First a lake disappears... then a people's identity is threatened

Indigenous leader Emilio Huanaco Choque cuts a lonely figure in the dry bed of Lake Poopo outside of Llapallapani, Bolivia. The lake, once Bolivia's second largest, is now just a dry, salty expanse due to climate change.
Indigenous leader Emilio Huanaco Choque cuts a lonely figure in the dry bed of Lake Poopo outside of Llapallapani, Bolivia. The lake, once Bolivia's second largest, is now just a dry, salty expanse due to climate change.PHOTO: NEW YORK TIMES

LLAPALLAPANI (Bolivia) • The water receded and the fish died. They surfaced by the tens of thousands, belly up, and the stench drifted in the air for weeks. The birds that had fed on the fish had little choice but to abandon Lake Poopo, once Bolivia's second largest but now just a dry, salty expanse.

Many of the Uru-Murato people, who had lived off its waters for generations, also left, joining a new global march of refugees fleeing not war or persecution, but climate change.

"The lake was our mother and our father," said Mr Adrian Quispe, one of five brothers who were working as fishermen and raising families in Llapallapani. "Without this lake, where do we go?"

Lake Poopo basically vanished in December. The disappearance threatens the very identity of the Uru-Murato people, the oldest indigenous group in the area. They adapted over generations to the conquests of the Inca and the Spanish, but seem unable to adjust to the abrupt upheaval climate change has caused.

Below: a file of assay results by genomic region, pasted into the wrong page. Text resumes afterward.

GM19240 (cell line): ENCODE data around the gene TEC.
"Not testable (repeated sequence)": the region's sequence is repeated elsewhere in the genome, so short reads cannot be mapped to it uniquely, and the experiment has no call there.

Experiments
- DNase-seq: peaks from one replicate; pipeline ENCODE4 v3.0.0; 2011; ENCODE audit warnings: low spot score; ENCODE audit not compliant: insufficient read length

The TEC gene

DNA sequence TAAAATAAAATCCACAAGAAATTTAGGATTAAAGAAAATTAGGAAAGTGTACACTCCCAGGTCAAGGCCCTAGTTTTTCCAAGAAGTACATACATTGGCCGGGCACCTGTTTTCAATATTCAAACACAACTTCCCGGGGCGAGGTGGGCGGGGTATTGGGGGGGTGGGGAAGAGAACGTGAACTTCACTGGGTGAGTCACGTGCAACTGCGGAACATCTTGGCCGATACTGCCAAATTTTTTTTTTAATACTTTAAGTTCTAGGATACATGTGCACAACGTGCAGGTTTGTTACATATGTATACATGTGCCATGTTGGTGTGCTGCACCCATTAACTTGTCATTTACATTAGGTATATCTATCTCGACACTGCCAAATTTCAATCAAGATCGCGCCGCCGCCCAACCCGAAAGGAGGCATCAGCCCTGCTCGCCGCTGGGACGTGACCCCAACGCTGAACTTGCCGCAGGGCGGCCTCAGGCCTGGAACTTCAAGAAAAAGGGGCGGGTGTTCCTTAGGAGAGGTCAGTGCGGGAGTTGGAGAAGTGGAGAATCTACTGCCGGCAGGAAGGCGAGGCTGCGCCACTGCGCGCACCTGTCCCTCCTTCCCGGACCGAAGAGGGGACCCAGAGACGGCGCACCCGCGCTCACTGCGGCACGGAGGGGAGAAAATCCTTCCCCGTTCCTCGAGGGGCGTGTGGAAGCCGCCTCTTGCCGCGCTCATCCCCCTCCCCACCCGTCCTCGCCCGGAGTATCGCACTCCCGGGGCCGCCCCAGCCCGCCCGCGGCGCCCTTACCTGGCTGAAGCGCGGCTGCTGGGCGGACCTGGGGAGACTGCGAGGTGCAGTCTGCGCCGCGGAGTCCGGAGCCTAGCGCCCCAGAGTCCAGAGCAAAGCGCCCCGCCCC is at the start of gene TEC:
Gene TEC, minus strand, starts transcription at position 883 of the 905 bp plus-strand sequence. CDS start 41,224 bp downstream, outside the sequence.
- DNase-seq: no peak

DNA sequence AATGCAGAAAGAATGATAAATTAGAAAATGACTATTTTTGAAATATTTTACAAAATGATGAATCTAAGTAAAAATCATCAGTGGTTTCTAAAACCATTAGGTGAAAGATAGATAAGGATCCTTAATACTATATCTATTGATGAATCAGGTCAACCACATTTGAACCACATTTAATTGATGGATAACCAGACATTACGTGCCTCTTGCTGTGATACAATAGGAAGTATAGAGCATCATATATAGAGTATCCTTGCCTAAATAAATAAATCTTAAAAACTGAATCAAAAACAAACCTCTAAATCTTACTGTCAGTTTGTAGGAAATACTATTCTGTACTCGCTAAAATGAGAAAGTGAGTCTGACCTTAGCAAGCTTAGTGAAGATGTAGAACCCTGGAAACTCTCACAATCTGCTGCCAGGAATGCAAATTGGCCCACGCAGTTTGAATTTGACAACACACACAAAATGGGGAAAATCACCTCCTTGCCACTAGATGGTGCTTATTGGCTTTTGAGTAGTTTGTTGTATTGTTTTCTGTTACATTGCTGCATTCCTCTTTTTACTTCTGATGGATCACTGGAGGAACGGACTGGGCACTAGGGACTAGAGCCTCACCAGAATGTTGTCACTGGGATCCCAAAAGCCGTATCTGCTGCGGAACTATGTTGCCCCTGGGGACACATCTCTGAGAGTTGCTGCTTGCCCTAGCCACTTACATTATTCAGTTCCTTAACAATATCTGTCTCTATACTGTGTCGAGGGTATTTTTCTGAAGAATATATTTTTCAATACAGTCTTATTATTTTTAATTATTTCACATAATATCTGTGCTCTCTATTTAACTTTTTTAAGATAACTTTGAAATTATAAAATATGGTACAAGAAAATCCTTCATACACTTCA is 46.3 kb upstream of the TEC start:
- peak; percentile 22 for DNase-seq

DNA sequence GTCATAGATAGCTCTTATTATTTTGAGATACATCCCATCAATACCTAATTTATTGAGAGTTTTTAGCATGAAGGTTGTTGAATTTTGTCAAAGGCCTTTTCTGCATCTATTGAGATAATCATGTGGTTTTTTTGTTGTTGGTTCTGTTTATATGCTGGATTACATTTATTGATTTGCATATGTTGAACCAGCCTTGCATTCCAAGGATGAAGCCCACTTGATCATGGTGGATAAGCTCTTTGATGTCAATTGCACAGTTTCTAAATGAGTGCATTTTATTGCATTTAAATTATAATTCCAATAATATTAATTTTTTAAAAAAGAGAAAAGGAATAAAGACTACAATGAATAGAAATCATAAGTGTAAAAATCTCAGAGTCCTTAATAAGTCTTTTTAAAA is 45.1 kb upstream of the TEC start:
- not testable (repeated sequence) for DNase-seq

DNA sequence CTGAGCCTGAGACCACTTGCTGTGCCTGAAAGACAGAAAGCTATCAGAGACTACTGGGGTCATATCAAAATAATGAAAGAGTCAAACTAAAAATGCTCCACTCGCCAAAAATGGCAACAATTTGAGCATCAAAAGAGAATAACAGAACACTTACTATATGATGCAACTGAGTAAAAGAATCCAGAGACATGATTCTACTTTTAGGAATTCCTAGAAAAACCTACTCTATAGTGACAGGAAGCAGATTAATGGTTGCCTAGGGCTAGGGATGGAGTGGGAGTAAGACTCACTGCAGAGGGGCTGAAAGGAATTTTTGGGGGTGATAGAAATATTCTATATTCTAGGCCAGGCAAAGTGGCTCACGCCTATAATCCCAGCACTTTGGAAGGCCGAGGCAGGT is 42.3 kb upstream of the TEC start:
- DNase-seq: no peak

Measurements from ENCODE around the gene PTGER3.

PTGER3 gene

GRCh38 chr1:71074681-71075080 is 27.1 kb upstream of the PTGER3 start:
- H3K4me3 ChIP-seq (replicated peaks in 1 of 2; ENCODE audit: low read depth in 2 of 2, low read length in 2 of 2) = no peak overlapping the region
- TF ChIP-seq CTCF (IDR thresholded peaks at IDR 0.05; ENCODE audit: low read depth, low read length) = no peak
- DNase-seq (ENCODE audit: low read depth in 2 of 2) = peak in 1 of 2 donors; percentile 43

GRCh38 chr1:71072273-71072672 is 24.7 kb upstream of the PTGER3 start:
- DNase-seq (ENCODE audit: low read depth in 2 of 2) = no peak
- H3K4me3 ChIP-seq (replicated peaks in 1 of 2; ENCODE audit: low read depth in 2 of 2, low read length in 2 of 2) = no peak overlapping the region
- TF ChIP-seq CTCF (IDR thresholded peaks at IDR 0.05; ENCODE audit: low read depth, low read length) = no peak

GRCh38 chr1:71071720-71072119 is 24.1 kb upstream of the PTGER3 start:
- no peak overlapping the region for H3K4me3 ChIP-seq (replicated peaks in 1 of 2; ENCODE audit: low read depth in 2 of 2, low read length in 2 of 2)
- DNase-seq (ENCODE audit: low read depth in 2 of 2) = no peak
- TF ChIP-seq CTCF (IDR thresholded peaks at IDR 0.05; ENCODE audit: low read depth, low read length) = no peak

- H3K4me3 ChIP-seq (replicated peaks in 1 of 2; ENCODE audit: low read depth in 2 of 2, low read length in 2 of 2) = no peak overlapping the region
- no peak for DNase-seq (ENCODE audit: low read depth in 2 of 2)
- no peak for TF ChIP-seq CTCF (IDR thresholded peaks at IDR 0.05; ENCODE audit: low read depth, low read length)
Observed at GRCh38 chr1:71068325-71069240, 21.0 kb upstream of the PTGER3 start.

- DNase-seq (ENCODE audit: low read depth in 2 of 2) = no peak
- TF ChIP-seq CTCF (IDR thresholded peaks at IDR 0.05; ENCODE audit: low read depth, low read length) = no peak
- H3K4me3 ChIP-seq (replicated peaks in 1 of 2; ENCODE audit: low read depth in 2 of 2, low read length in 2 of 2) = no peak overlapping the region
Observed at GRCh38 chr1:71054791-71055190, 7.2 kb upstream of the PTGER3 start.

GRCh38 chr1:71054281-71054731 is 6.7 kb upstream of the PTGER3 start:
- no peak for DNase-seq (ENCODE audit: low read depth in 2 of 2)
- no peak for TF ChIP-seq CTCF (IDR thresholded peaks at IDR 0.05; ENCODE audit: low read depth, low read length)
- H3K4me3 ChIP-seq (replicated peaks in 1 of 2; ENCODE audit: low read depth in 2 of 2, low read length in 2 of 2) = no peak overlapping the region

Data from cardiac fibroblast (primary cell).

Only 636 Uru-Murato are estimated to remain in Llapallapani and two nearby villages.

Since the fish died in 2014, scores of residents have left to work in lead mines or salt flats up to 320km away; those who stayed behind scrape by as farmers or survive on what used to be the shore.

The lake has long been vulnerable. It was 3,700m above sea level in the dry Bolivian high plains. Decades of water diversion and cyclical El Nino droughts had brought it to the brink many times over the years. On average, it has warmed 0.23 deg C in each decade since 1985.

Ecologist Milton Perez of Oruro Technical University said scientists had known for decades that Lake Poopo fit the profile of what he called a dying lake. But the prognosis was in centuries, not years.

"We accepted the lake was going to die someday. Now isn't its time."

Lake Poopo is one of several lakes worldwide that are vanishing because of human causes.

California's Mono Lake and Salton Sea were diminished by water diversions; lakes in Canada and Mongolia are jeopardised by rising temperatures.

NEW YORK TIMES

A version of this article appeared in the print edition of The Straits Times on July 09, 2016, with the headline 'First a lake disappears... then a people's identity is threatened'. Print Edition | Subscribe